The Great Lakes are a treasured resource that are integral to the health and well-being of millions of Canadians. Canada and Ontario are committed to strong, ongoing collaboration with their partners to protect and restore the Great Lakes.
Today, the Governments of Canada and Ontario announced that they have signed the new Canada-Ontario Agreement on Great Lakes Water Quality and Ecosystem Health, which sets out specific actions each government will take to protect and restore the Great Lakes, such as preventing toxic and nuisance algae, improving wastewater and stormwater management, reducing plastic pollution and excess road salt, restoring native species and habitats, and increasing resilience to climate change.
This is the ninth agreement between the two governments and marks the 50th anniversary of the signing of the first Canada-Ontario Agreement in 1971. The agreement includes a renewed commitment to completing environmental clean-up actions with an emphasis on six historically degraded areas, conserving key habitats around the Great Lakes, and continuing to restore Lake Erie. It also includes a new focus on protecting Lake Ontario, supporting nature-based recreation opportunities, and strengthening First Nation and Métis engagement in the implementation of the agreement.
The Great Lakes have responded well to past protection efforts. Ontario and Canada’s commitments in the agreement recognize the importance of collective action and continuing to strengthen our work to protect and restore the Great Lakes.
“The Great Lakes are an invaluable resource to millions of Canadians, holding more than a fifth of the world’s surface freshwater. Today’s new agreement, which marks 50 years of Canada-Ontario Agreements on the Great Lakes, is an important step toward creating a cleaner, healthier future. I am pleased to see this critical commitment between our two governments to continue protecting and restoring the Great Lakes for future generations.”
– The Honourable Jonathan Wilkinson, Minister of Environment and Climate Change
“Canada and Ontario have a long history of working together to protect and restore the Great Lakes and we’ve seen tremendous improvements in these vital waterways. The health of the Great Lakes is important not only to our natural environment, but also to the local economies and communities that depend on them every day. We look forward to continuing to work with all of our partners to safeguard the world’s largest freshwater lake system now, and for generations to come.”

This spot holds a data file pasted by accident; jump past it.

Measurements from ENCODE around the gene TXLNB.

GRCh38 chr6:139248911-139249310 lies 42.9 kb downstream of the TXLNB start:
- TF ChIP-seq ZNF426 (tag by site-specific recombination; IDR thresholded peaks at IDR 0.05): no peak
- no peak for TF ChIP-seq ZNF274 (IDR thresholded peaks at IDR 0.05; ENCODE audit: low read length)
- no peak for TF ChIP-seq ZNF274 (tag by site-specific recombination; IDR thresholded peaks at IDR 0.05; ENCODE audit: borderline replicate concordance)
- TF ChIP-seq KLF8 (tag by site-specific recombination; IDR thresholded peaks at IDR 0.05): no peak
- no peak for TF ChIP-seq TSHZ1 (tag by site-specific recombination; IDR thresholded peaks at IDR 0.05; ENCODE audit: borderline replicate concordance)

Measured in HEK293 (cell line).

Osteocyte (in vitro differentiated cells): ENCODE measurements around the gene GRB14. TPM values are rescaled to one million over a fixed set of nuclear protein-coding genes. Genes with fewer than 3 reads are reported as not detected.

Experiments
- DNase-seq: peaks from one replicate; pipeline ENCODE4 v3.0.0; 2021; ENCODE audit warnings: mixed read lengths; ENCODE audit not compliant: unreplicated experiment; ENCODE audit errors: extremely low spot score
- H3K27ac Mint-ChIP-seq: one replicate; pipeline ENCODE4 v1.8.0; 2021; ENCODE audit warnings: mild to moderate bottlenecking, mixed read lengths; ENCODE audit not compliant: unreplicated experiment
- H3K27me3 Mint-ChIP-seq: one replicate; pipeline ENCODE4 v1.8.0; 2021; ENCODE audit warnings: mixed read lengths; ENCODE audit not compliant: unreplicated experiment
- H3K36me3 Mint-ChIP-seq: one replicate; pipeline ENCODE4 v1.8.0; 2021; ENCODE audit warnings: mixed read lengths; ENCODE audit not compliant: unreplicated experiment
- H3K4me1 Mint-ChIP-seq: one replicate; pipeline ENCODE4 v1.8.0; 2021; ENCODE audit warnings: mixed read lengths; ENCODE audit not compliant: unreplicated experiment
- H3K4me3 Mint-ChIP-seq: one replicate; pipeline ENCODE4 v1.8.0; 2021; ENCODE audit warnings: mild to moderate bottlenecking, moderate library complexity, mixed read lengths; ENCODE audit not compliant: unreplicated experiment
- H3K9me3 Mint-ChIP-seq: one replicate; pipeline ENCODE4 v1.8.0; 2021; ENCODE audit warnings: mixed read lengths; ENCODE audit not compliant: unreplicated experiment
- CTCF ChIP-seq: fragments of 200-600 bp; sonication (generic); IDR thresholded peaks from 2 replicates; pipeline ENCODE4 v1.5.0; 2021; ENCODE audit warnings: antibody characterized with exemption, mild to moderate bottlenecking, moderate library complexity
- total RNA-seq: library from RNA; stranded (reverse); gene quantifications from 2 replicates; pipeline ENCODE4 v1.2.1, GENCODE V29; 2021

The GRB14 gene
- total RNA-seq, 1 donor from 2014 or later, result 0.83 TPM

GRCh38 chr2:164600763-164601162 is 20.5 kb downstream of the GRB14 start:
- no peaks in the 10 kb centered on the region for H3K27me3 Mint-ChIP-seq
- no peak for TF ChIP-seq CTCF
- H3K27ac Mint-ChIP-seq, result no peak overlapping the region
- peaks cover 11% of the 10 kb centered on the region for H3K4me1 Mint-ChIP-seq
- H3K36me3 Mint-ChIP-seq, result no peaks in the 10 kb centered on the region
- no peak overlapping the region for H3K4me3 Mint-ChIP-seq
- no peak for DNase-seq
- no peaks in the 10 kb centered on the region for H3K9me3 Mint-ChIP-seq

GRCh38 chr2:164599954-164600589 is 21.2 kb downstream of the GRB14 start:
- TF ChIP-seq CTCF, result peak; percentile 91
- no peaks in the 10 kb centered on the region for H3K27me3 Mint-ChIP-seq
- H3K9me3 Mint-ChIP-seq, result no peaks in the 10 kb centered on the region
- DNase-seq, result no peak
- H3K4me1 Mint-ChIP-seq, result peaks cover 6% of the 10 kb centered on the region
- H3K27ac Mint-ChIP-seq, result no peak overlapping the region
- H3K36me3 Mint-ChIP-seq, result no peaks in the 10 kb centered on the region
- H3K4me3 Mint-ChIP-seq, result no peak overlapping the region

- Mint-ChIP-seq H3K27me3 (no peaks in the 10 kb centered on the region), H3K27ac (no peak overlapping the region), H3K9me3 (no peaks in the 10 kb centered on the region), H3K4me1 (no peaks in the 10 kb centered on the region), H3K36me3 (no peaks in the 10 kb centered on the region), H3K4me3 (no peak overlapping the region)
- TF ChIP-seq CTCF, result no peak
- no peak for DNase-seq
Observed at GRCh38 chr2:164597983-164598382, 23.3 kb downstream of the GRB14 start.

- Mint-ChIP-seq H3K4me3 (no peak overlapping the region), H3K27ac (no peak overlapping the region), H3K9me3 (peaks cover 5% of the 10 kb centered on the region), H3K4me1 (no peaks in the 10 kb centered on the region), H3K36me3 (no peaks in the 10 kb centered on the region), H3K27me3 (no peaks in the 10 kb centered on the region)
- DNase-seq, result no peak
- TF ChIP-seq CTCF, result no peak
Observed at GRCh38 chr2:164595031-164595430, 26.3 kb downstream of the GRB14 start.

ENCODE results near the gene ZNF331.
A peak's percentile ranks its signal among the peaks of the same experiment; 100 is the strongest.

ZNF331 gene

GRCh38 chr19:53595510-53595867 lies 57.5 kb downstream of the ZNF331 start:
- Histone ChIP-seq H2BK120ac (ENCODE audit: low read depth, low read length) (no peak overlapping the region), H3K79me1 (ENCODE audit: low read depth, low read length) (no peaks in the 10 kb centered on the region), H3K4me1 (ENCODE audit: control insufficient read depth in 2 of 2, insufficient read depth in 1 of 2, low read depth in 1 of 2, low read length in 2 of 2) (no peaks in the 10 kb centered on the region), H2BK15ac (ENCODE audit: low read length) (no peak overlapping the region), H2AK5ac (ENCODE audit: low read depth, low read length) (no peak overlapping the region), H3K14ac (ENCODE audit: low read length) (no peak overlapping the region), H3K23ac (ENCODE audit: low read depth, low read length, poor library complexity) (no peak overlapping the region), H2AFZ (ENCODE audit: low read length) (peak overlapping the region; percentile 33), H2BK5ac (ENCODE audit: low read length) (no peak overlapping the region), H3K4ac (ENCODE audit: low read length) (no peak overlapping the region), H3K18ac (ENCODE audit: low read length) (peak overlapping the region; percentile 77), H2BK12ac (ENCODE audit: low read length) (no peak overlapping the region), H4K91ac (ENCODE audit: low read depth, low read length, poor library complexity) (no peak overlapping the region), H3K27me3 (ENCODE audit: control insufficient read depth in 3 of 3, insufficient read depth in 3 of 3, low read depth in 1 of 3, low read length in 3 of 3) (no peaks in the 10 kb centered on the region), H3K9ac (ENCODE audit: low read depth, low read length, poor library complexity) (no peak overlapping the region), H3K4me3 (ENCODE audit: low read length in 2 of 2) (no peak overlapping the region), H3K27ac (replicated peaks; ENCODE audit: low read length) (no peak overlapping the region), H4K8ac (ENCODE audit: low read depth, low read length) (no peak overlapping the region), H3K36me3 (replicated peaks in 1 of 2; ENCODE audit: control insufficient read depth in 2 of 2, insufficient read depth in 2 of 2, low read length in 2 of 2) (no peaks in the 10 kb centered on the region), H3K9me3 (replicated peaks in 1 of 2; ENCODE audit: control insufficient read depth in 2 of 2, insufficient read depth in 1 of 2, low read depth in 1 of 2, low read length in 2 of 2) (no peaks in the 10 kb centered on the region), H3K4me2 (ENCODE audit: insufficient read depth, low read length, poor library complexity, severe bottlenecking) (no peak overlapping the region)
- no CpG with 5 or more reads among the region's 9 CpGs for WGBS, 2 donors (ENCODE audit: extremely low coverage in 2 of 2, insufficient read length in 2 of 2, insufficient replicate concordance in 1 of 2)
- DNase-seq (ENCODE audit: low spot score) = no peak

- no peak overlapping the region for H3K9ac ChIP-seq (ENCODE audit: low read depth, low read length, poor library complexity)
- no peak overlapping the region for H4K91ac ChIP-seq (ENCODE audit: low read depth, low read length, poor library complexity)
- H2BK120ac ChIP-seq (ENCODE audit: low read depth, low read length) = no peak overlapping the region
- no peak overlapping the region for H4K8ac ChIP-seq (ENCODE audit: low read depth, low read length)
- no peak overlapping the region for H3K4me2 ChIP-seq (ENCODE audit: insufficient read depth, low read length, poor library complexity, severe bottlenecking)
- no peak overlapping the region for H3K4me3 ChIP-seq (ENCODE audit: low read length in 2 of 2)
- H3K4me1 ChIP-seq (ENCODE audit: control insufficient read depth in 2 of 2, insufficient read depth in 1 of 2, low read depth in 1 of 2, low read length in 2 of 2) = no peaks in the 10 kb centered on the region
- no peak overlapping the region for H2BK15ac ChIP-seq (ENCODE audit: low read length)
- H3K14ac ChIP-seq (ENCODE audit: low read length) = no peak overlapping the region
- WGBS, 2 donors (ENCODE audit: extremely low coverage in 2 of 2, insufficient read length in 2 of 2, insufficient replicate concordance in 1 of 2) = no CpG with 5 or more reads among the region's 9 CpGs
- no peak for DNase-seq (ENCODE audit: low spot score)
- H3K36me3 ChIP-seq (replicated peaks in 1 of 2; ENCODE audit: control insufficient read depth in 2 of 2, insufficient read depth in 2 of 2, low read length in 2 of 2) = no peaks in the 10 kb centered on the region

– The Honourable Jeff Yurek, Ontario Minister of the Environment, Conservation and Parks
“The previous Canada-Ontario Agreement allowed my ministry to undertake important work, such as restoring over 2,400 hectares of habitat and rehabilitating almost 32 km of tributaries in the Great Lakes basin ecosystem. With this new agreement, my ministry is committed to the prevention and management of aquatic invasive species and conserving our native species and habitats. I’m proud of the work that has already been done and am looking forward to seeing what we can achieve together under this new agreement.”
– The Honourable John Yakabuski, Ontario Minister of Natural Resources and Forestry “Improving the water quality for the Great Lakes is an important piece of our government’s environmental plan. As a critical shared resource, protecting them is also a shared responsibility. That’s why Ontario supports sustainable farming practices that build soil health, enhance water quality, and develop resiliency to a changing climate.”
– The Honourable Ernie Hardeman, Ontario Minister of Agriculture, Food and Rural Affairs
The Anishinabek Nation and Iroquois Caucus Alliance on Radioactive Waste have grave concerns that the Nuclear Waste Management Organization (NWMO) will develop self-serving policies which will potentially impact the safety and health of all occupants of this land.
On this Earth Day and Great Lakes Day, the Anishinabek Nation and Iroquois Caucus Alliance on Radioactive Waste are looking to the public for assistance in carrying forward their message as they call for protection of our Great Lakes Basin and Mother Earth in order to bring healing and restoration.
“Much like Mother Earth, the Great Lakes face many issues that include pollution and invasive species, demonstrating why a dedicated day is an added necessity to raise awareness and encourage all inhabitants of this land to take care of them in order to bring healing to Mother Earth,” says Anishinabek Nation Grand Council Chief Glen Hare. “We need to protect our water bodies from anything that can harm them, and that includes toxic pollution such as nuclear waste. We have made our objections to putting the nuclear industry in charge of Canada’s Radioactive Strategy and believe that Canada should have an independent agency in place whose only concern is the environment and its inhabitants and not if the nuclear waste industry has any future or not.”
Read the full news release here:
“As First Nations people, we have a sacred responsibility to our lands and waters and call on all levels of governments to invest in renewable power generation and storage solutions alongside efficient energy transmission and distribution be utilized in place of nuclear energy,” says Ontario Regional Chief RoseAnne Archibald. “Indigenous Peoples around the world are consistently sounding the alarm that water needs to be protected and we as First Nations people have a sacred relationship with water. Storing nuclear waste close to our water sources is not an acceptable option. We use days such as Great Lakes Day and Earth Day to raise awareness and encourage everyday Canadians to learn and join us in our calls to protect Mother Earth for future generations.”